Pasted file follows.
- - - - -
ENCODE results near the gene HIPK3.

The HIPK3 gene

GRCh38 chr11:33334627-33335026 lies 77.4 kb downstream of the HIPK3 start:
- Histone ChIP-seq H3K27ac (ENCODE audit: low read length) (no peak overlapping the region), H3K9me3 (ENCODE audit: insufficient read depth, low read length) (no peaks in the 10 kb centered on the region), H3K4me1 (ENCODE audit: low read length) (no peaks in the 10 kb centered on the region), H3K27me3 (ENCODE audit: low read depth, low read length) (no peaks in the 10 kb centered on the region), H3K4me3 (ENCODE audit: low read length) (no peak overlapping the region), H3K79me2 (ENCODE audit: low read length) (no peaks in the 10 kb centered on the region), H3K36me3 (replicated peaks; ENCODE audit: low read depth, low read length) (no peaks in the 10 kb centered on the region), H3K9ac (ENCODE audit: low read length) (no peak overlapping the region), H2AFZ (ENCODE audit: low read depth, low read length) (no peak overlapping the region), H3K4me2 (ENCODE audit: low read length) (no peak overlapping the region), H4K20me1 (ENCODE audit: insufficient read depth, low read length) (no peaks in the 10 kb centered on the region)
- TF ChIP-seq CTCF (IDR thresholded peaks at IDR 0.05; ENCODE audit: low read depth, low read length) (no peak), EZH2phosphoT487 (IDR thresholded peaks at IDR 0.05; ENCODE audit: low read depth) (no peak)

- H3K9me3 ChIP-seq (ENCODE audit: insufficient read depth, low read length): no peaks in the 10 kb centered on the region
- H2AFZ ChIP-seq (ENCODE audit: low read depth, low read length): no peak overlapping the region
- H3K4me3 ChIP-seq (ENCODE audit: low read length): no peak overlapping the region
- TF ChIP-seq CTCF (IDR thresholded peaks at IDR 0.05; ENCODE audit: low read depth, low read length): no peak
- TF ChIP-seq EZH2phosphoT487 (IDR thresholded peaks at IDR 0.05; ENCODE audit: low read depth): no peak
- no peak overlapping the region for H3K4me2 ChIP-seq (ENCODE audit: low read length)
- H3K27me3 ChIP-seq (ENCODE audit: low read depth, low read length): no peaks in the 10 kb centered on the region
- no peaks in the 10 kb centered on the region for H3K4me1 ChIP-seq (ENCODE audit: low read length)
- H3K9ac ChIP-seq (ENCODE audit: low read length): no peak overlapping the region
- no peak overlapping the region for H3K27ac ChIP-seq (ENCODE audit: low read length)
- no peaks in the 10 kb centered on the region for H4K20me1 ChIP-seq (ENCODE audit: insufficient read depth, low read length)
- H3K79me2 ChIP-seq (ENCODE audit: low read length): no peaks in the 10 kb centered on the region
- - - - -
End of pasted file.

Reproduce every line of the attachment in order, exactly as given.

ENCODE results near the gene HIPK3.

The HIPK3 gene

GRCh38 chr11:33334627-33335026 lies 77.4 kb downstream of the HIPK3 start:
- Histone ChIP-seq H3K27ac (ENCODE audit: low read length) (no peak overlapping the region), H3K9me3 (ENCODE audit: insufficient read depth, low read length) (no peaks in the 10 kb centered on the region), H3K4me1 (ENCODE audit: low read length) (no peaks in the 10 kb centered on the region), H3K27me3 (ENCODE audit: low read depth, low read length) (no peaks in the 10 kb centered on the region), H3K4me3 (ENCODE audit: low read length) (no peak overlapping the region), H3K79me2 (ENCODE audit: low read length) (no peaks in the 10 kb centered on the region), H3K36me3 (replicated peaks; ENCODE audit: low read depth, low read length) (no peaks in the 10 kb centered on the region), H3K9ac (ENCODE audit: low read length) (no peak overlapping the region), H2AFZ (ENCODE audit: low read depth, low read length) (no peak overlapping the region), H3K4me2 (ENCODE audit: low read length) (no peak overlapping the region), H4K20me1 (ENCODE audit: insufficient read depth, low read length) (no peaks in the 10 kb centered on the region)
- TF ChIP-seq CTCF (IDR thresholded peaks at IDR 0.05; ENCODE audit: low read depth, low read length) (no peak), EZH2phosphoT487 (IDR thresholded peaks at IDR 0.05; ENCODE audit: low read depth) (no peak)

- H3K9me3 ChIP-seq (ENCODE audit: insufficient read depth, low read length): no peaks in the 10 kb centered on the region
- H2AFZ ChIP-seq (ENCODE audit: low read depth, low read length): no peak overlapping the region
- H3K4me3 ChIP-seq (ENCODE audit: low read length): no peak overlapping the region
- TF ChIP-seq CTCF (IDR thresholded peaks at IDR 0.05; ENCODE audit: low read depth, low read length): no peak
- TF ChIP-seq EZH2phosphoT487 (IDR thresholded peaks at IDR 0.05; ENCODE audit: low read depth): no peak
- no peak overlapping the region for H3K4me2 ChIP-seq (ENCODE audit: low read length)
- H3K27me3 ChIP-seq (ENCODE audit: low read depth, low read length): no peaks in the 10 kb centered on the region
- no peaks in the 10 kb centered on the region for H3K4me1 ChIP-seq (ENCODE audit: low read length)
- H3K9ac ChIP-seq (ENCODE audit: low read length): no peak overlapping the region
- no peak overlapping the region for H3K27ac ChIP-seq (ENCODE audit: low read length)
- no peaks in the 10 kb centered on the region for H4K20me1 ChIP-seq (ENCODE audit: insufficient read depth, low read length)
- H3K79me2 ChIP-seq (ENCODE audit: low read length): no peaks in the 10 kb centered on the region